Jared Correia: Yeah.
Adam Kosloff: You don’t want to do that but it keeps happening.
Jared Correia: Yeah.
Adam Kosloff: So the step is you map out how you’re currently working, you want to systematize, step-by-step, how do you write the e-mails, what language do you use, get into the details, step three is you hand off the project with that map and then you start with something inconsequential. So if it goes wrong, it’s not going to blow up the whole firm, and then you walk before you run and then you train your outsourcer, whether it’s someone in your firm like an associate or secretary or someone like me or what have you, you train them.
Invest the time and many of my clients do not do this by the way; in fact, a very few of them do. And I’m saying like it would help me – it would help anybody who has —
Jared Correia: But if they did.
Adam Kosloff: — if they did, I’d be like, oh, this is fantastic, you’ve written a map, you want me to improve it because ultimately you want the writers to own the process. You don’t want to be the process-owner, you want to be the beneficiary, and so you do that by writing it down.
And then in terms of outsourcing those few tips I have, number one — and obviously review and improve up your time. Number one, you want to be specific when you get feedback like comments like “this didn’t cut it” or “I don’t like this”, are much less helpful than like “this is wrong because blah, blah, blah.”
Jared Correia: Yeah.
Adam Kosloff: And then nothing is off-limits like use your imagination to figure out what you can’t outsource, you’d be surprised. How much of your written communication can be taken off your plate if you really think through it. And then, even if you love to write, remember that your law firm business needs you. I’ve a lot of clients who are like, yeah, I love writing blogs and eBooks, and I’m like, well, that’s great, do that as a hobby. Right now your clients need you. I mean I am not saying you shouldn’t, and there are some things that you can’t outsource because it is really hard to do, but like start with the stuff that you can and go from there.
Jared Correia: Yeah, like how you have a list for everything. I need to start writing less.
Adam Kosloff: Thank you.
Jared Correia: All right. Let’s talk a little bit about insourcing. So what should lawyers be thinking about insourcing?
Adam Kosloff: And again whether you’re doing it in-house or whether you’re doing outside a house it’s the same basic rules apply, I mean, again you want to sort of evaluate what your value is of someone in your firm. It was an associate writing your brief, is that a good use of his time or should he be doing something else, and you always want to look at the value people’s time.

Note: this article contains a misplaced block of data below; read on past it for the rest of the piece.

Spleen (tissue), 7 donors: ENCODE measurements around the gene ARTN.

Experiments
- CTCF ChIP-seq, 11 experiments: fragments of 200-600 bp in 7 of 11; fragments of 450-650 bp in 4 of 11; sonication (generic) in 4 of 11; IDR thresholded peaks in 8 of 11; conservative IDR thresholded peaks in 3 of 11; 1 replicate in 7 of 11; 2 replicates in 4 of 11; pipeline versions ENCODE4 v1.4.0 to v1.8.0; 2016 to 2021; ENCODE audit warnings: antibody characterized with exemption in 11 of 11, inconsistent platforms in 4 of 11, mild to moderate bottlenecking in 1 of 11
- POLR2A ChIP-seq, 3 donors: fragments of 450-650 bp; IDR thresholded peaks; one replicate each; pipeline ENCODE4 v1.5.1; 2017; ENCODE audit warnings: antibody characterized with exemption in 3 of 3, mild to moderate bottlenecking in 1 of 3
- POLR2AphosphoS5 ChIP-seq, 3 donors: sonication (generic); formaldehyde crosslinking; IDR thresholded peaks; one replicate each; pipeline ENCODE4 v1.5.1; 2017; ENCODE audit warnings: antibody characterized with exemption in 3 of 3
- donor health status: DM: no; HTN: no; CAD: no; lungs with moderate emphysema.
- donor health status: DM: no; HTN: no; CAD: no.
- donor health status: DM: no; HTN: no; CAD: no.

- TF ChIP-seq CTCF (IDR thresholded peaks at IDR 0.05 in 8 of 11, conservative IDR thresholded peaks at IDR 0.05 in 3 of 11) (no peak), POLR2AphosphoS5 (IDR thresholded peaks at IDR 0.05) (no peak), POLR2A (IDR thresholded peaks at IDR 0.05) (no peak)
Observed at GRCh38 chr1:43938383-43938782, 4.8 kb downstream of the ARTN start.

Jared Correia: That’s fair. All right, so let’s talk about one of those writing tasks that attorneys really hate, but they don’t necessarily tend to view it as a writing task and that’s e-mail. Most of the professional communication is done by e-mail still, and I don’t know if I believe you, but you told me that your Inbox is zero every night. So why don’t you tell the listeners?
Adam Kosloff: My Inbox isn’t zero, I have three children, I have about 60 clients, I have — I write about low-carb thing, I’ve got tons of things going on but my e-mail box is always zero and —
Jared Correia: And you’ve got like eight turkeys in the refrigerator, don’t forget that.
Adam Kosloff: Exactly! At times you have time so you could eat like 20 pounds of turkey, so —
Jared Correia: Exactly!
Adam Kosloff: — the step is, as a process, this is again I got from David Allen, but it’s very useful, very simple. He’s got some YouTube video online, you can look to see it, but the first step is when you see an e-mail you ask yourself “is this actionable, can I do it, is this something I need to do or can I delete it?” And, there’s basically four buckets you put in, you can delete it, you can delegate it, you can defer it or you can do it. If it takes you two minutes or less, do it now; if it’s something that someone else can do, you forward it to them and then you put on a list waiting for Jared to get back to me on whatever.
If it’s something you can delete, delete it, and if it’s going to take you longer than two minutes what you do is you put it into a folder that says “Action” and then on the list, separate list, you say, like e-mail Jared about podcast, and you put the date on it. So that way I’m have not really explained this well, but David Allen’s got a video on YouTube about this, explains it better, but basically those four steps allow you to using your Inbox.
Jared Correia: Yeah. So you follow that and every night your Inbox is zero. I’m impressed personally.
Adam Kosloff: Inbox is zero and my wife has got like thousands of e-mails and I’m like, come on, Claire, and she is more organized than I am but like this hack is like really works.